Would I say that this version of Dracula is scary? Not at all, which is probably why I enjoyed it. Like I said, I don't like being scared and my first venture into the world of horror films allowed me to keep my fingernails and my knuckles stayed their natural colour. Lugosi's somewhat suave portrayal of the Count was kind of reassuring, despite its theatricality. But there is still an unnerving atmosphere to the film, especially in the close-ups of the Count mentally manipulating his latest victim. If you're wanting to be scared out of your skin, this probably isn't the film for you, but I would definitely recommend Dracula to fans of the book and fans of classic horror films.

100 Followers!

Oh. My. God. You guys, I just couldn't believe my eyes when I saw this the other day:

(It's gone up a little bit since Friday, but still, I was really happy)
I pretty much did this when I saw it:

I really want to thank all of you for following my blog and putting up with my incredibly sporadic posting :)

Review: Fallen by Lauren Kate

Fallen
Lauren Kate
Series: Fallen #1
Genre: YA Paranormal Romance
Released: January 1 2009
by Doubleday
Source: Borrowed from library
Rating: ★

Add to Goodreads | Purchase online
There’s something achingly familiar about Daniel Grigori.

Mysterious and aloof, he captures Luce Price’s attention from the moment she sees him on her first day at the Sword & Cross boarding school in sultry Savannah. He’s the one bright spot in a place where cell phones are forbidden, the other students are all screw-ups, and security cameras watch every move.

Even Daniel wants nothing to do with Luce – he goes out of his way to make that very clear. But she can’t let it go. Drawn to him like a moth to a flame, Luce has to find out what Daniel is so desperate to keep secret...even if it kills her.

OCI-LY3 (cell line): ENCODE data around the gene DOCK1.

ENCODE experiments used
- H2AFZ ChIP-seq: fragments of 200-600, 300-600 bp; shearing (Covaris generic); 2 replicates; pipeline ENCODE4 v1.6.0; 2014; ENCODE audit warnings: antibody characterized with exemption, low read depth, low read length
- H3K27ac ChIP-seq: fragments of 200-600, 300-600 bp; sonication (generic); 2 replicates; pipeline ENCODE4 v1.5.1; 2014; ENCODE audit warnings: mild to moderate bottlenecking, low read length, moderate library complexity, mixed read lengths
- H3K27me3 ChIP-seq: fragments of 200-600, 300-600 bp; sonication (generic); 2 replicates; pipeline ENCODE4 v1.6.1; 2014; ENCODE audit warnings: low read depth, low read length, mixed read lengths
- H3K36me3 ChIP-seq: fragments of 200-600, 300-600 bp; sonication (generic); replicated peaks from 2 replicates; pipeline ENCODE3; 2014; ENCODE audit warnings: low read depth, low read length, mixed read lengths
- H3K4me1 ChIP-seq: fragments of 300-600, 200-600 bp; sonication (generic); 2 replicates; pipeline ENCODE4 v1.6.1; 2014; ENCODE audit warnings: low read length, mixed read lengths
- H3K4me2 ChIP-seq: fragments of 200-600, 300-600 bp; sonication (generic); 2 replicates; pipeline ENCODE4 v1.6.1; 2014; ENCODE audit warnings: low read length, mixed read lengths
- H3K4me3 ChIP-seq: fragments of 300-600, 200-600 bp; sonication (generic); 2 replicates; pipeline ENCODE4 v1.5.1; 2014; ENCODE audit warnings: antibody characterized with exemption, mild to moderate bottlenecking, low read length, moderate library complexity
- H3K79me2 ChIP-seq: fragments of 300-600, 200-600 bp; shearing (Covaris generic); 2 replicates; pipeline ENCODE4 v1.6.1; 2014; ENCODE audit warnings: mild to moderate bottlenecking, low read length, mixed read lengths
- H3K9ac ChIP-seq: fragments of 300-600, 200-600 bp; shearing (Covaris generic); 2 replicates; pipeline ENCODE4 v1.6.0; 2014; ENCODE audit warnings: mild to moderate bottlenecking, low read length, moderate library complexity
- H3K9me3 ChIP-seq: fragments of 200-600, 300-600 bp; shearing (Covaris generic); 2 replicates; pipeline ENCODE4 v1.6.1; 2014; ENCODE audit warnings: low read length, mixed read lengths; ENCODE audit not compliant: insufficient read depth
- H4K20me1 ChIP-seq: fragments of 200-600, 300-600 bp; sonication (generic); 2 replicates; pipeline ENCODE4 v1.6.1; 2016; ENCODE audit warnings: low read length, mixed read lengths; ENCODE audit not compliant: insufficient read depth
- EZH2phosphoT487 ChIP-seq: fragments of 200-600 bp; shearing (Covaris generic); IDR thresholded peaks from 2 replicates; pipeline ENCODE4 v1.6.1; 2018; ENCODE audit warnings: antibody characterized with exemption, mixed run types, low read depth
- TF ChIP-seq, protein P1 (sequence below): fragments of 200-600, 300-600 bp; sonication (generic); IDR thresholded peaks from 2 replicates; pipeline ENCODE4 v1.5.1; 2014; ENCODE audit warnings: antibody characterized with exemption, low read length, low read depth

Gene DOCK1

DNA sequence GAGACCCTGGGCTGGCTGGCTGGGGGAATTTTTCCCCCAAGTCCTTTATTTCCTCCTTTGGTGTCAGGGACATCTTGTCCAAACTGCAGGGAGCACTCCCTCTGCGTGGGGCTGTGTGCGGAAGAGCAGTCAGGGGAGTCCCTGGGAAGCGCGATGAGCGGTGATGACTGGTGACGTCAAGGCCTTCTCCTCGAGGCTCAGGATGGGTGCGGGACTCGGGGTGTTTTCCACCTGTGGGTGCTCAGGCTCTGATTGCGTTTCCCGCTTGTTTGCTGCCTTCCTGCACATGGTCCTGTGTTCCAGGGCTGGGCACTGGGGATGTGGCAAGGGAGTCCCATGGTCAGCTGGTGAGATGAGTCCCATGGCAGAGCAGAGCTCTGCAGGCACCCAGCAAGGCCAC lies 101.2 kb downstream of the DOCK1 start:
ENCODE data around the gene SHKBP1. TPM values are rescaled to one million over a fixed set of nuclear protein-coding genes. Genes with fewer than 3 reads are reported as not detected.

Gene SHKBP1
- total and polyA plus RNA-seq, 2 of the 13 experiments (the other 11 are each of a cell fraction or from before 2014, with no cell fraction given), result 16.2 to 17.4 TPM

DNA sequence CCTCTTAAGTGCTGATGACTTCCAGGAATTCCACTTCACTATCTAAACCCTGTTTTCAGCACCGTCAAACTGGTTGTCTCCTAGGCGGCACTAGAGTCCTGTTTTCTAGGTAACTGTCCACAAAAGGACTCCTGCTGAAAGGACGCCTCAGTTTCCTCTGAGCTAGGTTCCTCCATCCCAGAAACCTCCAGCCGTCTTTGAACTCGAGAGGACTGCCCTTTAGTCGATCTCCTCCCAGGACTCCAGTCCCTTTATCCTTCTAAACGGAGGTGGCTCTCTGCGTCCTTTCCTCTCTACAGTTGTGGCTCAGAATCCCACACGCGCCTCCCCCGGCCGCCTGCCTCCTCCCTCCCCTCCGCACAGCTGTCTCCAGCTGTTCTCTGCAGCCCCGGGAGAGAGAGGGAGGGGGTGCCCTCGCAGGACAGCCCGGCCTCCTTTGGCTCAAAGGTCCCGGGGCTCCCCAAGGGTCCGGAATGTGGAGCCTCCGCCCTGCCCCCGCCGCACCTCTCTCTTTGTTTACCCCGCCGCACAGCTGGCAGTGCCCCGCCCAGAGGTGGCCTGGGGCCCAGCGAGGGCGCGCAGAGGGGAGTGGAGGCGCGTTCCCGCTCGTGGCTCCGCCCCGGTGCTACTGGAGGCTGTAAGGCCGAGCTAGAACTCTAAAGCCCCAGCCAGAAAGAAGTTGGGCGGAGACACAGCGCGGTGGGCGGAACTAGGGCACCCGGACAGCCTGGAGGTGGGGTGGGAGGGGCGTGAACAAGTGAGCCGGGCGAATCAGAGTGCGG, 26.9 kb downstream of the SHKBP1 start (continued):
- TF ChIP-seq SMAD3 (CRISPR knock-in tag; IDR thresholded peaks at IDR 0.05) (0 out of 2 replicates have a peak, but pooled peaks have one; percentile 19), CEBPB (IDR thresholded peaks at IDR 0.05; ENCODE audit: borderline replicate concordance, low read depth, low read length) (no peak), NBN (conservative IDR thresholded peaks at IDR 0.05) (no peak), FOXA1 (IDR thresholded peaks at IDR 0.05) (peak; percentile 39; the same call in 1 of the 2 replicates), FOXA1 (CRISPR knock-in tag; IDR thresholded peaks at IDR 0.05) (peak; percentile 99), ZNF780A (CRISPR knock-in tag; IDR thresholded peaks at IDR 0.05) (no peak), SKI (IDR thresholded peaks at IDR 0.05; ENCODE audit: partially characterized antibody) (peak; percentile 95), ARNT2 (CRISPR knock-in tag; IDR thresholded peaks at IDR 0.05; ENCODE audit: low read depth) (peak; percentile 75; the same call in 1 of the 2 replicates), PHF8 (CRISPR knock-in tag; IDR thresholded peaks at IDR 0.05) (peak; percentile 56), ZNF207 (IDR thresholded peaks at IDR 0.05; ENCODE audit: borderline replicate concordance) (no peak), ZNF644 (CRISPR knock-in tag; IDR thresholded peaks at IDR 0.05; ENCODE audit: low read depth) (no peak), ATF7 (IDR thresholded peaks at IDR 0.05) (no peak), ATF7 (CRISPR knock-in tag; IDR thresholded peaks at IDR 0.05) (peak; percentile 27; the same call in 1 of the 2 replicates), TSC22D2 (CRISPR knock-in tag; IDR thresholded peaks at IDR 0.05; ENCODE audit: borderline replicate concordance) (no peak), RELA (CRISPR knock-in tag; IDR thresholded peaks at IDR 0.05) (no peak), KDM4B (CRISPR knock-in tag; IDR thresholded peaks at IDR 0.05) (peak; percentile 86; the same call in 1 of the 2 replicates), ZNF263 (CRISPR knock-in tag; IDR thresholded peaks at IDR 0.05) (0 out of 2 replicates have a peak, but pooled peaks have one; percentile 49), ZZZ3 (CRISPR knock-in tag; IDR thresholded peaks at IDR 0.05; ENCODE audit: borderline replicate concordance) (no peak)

I picked up Fallen because of it's pretty cover. It looks really Gothic and I like Gothic fiction. When I took out the book from the library, I really had no idea of what it is that I was going to read. The blurb is home to probably the most vague summary that I have ever read. It barely says what the book is about so I was pretty blind going into reading the book hoping that I wouldn't be disappointed. Unfortunately, I was.

Honestly, the plot is what made Fallen a disappointment for me. It's one of those books where absolutely nothing happens until the end. All filler, no killer. If this book was shorter, I wouldn't have minded the main part of the part being near the end because it would kind of build up but, seriously, nothing happens until chapter sixteen. That's really far into the book!

I could not get into the characters at all. Luce left me feeling a little cold towards her, and she was a complete moron. I promised myself I wouldn't say this but she reminded me of Bella Swan. There, I said it! She knows for a fact that being with Daniel is dangerous, but she pays absolutely no attention to that fact. Does this chick have a brain?